American Jewish World Service Welcomes Introduction of an Act That Would Impose Sanctions on Current and Former Guatemalan Officials
American Jewish World Service (AJWS) Director of Government Affairs Rori Kramer issued this statement following the introduction of the Guatemala Law and Accountability Act in the House and Senate:
“As the leading global Jewish organization that supports advocates for human rights in Guatemala and 18 other countries, we call on both the U.S. House and Senate to pass legislation to help return democracy and the rule of law in Guatemala. We are gravely concerned about the situation in Guatemala.
“The administration of President Jimmy Morales has embarked on a mission to dismantle Guatemala’s system of checks and balances, weaken institutions, shred the rule of law and attack human rights defenders. Morales has also been linked to electoral finance fraud allegations. Recently, the Guatemalan Congress signaled its intention to grant amnesty to perpetrators of crimes against humanity—reversing a courageous decision by the country to prosecute former military officers for genocide and other crimes.
“For more than a decade, the UN-backed International Commission against Impunity in Guatemala, known as CICIG, has been successfully investigating illegal groups and clandestine intelligence organizations with close ties to the political and military elites. The Commission’s investigations reached Morales’s ‘inner circle,’ and, earlier this year, Morales expelled the investigators working for the commission from Guatemala.
“We believe the U.S. Government must be a global leader in supporting human rights and the rule of law and should stand up to efforts by the government of Guatemala to perpetrate abuses of power. This includes the misuse of military equipment supplied by the U.S. government and funded by U.S. taxpayer dollars, that was intended to combat drug trafficking and secure Guatemala’s borders.
“We applaud Sen. Ben Cardin and Rep. Norma Torres for championing this important legislation to address the deterioration of law and order in Guatemala. This legislation would hold the country’s leaders accountable to the people of Guatemala by placing sanctions on current and former Guatemalan officials who have committed a range of offenses, from drug trafficking to grand corruption. To bolster human rights and the rule of law, the legislation would sanction and deny visas of those Guatemalan officials who have engaged in serious acts of obstruction of justice, the misuse of U.S. equipment to quash human rights, and impeding the operations of U.S. agencies as well as agencies funded by the U.S. government that seek transparency and a return to the rule of law. The legislation also affirms U.S. government support for the investigations into corruption in Guatemala.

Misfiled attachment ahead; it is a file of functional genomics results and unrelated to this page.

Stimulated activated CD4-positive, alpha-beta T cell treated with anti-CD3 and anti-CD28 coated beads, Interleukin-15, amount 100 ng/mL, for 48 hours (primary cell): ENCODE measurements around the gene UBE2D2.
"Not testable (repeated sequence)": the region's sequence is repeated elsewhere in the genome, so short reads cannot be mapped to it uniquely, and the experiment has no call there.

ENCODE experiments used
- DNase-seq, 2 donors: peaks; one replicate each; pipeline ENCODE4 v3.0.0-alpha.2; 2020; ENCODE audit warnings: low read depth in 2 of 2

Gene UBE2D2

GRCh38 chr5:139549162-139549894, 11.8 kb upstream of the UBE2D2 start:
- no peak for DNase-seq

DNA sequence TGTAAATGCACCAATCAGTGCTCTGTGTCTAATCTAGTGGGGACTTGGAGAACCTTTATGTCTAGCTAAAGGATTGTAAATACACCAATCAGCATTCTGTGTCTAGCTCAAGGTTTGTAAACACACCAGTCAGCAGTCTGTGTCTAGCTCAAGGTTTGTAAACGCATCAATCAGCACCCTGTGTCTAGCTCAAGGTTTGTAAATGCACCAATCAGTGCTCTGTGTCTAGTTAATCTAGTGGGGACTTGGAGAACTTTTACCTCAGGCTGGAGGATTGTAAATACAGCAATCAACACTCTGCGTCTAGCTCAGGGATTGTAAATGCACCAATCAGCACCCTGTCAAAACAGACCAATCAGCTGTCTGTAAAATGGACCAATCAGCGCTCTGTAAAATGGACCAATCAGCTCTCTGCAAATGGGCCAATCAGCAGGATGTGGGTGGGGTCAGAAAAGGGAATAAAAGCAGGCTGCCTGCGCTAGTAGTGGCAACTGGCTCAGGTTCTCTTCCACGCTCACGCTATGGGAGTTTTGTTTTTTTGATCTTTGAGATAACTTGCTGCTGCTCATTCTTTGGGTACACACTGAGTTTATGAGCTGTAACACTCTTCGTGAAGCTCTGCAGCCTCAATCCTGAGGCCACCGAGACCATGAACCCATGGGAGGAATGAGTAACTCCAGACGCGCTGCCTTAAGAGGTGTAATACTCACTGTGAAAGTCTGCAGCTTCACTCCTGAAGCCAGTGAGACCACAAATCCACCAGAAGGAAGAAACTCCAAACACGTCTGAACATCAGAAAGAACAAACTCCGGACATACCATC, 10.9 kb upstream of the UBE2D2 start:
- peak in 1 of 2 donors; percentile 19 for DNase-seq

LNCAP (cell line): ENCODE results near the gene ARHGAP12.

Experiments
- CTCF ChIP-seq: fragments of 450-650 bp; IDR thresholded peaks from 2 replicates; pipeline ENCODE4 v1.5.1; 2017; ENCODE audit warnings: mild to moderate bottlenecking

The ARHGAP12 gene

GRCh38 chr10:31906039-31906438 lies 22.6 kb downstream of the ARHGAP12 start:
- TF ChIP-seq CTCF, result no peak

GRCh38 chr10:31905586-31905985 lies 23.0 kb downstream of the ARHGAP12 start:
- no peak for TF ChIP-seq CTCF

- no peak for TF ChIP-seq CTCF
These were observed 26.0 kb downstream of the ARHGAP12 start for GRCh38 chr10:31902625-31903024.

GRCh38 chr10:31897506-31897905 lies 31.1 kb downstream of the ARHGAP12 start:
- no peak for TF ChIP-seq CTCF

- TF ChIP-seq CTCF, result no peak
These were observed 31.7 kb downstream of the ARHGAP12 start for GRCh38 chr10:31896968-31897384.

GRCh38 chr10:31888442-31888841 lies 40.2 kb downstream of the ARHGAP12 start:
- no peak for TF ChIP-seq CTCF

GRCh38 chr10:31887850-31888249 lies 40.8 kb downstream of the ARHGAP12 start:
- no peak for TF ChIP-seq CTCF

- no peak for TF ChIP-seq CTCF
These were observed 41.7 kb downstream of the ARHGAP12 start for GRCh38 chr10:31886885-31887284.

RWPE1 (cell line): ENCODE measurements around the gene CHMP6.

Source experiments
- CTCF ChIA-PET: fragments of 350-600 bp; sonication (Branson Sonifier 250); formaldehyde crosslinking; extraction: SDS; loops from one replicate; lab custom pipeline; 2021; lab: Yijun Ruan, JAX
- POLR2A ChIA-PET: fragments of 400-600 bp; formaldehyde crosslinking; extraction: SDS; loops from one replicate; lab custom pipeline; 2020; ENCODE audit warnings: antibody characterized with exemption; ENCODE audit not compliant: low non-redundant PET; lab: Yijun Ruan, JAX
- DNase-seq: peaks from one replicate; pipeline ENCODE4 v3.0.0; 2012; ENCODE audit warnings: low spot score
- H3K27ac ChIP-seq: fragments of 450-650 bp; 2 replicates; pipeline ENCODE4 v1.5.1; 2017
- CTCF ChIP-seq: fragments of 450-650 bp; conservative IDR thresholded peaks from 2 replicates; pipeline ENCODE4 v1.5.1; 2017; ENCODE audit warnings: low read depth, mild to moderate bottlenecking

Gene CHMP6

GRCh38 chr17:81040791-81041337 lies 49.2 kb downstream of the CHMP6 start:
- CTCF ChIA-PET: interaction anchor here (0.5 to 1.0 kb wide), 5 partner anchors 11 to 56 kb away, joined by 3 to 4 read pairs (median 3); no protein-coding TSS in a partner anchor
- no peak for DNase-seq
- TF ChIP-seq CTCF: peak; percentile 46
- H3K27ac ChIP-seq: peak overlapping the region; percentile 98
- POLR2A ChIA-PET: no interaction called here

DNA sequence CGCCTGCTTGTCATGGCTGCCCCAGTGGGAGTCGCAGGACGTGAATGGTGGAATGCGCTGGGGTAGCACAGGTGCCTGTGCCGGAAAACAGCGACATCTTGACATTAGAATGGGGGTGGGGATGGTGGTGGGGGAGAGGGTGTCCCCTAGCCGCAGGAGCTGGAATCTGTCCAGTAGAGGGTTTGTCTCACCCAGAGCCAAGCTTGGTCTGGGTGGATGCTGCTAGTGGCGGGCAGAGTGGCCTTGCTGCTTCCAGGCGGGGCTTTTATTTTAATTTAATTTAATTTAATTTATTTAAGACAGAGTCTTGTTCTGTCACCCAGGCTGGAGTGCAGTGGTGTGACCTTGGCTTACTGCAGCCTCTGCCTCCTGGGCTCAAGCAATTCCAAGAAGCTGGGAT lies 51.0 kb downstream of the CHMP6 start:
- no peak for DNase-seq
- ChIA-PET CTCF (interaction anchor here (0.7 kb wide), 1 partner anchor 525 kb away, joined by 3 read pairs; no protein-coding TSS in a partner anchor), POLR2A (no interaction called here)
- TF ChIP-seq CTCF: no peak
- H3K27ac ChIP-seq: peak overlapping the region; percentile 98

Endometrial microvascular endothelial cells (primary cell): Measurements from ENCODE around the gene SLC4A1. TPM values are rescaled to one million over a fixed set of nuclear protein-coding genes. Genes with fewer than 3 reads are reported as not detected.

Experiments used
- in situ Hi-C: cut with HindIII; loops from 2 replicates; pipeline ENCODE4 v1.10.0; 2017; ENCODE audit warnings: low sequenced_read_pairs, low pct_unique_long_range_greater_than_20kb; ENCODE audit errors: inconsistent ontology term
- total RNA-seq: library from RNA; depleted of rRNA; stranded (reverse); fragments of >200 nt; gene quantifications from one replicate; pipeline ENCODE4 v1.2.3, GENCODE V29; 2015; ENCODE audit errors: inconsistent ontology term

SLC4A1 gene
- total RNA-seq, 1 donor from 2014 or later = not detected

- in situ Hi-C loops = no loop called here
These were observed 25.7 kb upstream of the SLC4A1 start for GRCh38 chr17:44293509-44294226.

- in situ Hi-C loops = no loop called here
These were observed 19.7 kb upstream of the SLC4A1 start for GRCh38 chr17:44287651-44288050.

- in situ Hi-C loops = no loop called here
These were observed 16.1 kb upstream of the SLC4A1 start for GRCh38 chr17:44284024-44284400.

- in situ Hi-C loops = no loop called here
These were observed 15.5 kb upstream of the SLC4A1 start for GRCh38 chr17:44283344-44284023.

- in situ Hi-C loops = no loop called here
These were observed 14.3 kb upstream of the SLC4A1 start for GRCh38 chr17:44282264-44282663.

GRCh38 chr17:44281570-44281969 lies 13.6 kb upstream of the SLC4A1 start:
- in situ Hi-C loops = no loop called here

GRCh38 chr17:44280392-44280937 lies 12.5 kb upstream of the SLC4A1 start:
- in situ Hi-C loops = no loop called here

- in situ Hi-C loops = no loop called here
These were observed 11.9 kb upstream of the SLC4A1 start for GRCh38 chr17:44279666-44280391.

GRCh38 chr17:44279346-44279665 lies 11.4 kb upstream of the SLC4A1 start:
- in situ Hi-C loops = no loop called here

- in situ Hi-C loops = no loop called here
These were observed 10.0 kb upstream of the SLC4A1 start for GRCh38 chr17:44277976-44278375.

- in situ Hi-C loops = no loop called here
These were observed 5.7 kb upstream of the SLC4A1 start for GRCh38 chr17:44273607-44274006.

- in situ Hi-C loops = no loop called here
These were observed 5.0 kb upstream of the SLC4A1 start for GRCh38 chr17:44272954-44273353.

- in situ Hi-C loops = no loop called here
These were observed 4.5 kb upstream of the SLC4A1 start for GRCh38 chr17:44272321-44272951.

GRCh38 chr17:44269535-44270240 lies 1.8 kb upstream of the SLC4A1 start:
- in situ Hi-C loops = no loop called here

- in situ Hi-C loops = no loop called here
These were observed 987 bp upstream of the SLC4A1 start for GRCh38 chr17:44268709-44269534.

“We believe that a guarantee of the rule of law and basic human rights is crucial to every society. For that reason, AJWS stands with human rights advocates in Guatemala and call upon our government to use its powers to restore full democratic rights and respect for the law to Guatemala.”
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About American Jewish World Service (AJWS)
American Jewish World Service (AJWS) is the leading Jewish organization working to pursue justice and fight poverty in the developing world. By supporting hundreds of social change organizations in 19 countries, we respond to the most pressing issues of our time—from disasters, genocide and hunger to the persecution of women and minorities worldwide. With Jewish values and a global reach, AJWS is making a difference in millions of lives and bringing a more just and equitable world closer for all. Learn more at www.ajws.org
The Global Justice Fellowship and Guatemala
AJWS’s Global Justice Fellowship brings leading rabbis from the United States to witness the work of human rights advocates we support in the developing world. These rabbis become national advocates for human rights to affect U.S. policy and advance our mission to build a more just world for all. Earlier this year, Fellows traveled in Guatemala, learning firsthand about the challenges facing vulnerable communities there. They also learned how grassroots Guatemalan organizations are working to promote and defend human rights in Guatemala.
Current and past fellows who have visited Guatemala are available for media interviews and appearances. On March 12, the rabbis who traveled in Guatemala this year will visit members of Congress to urge them to support the Guatemala Law and Accountability Act in the House and Senate.
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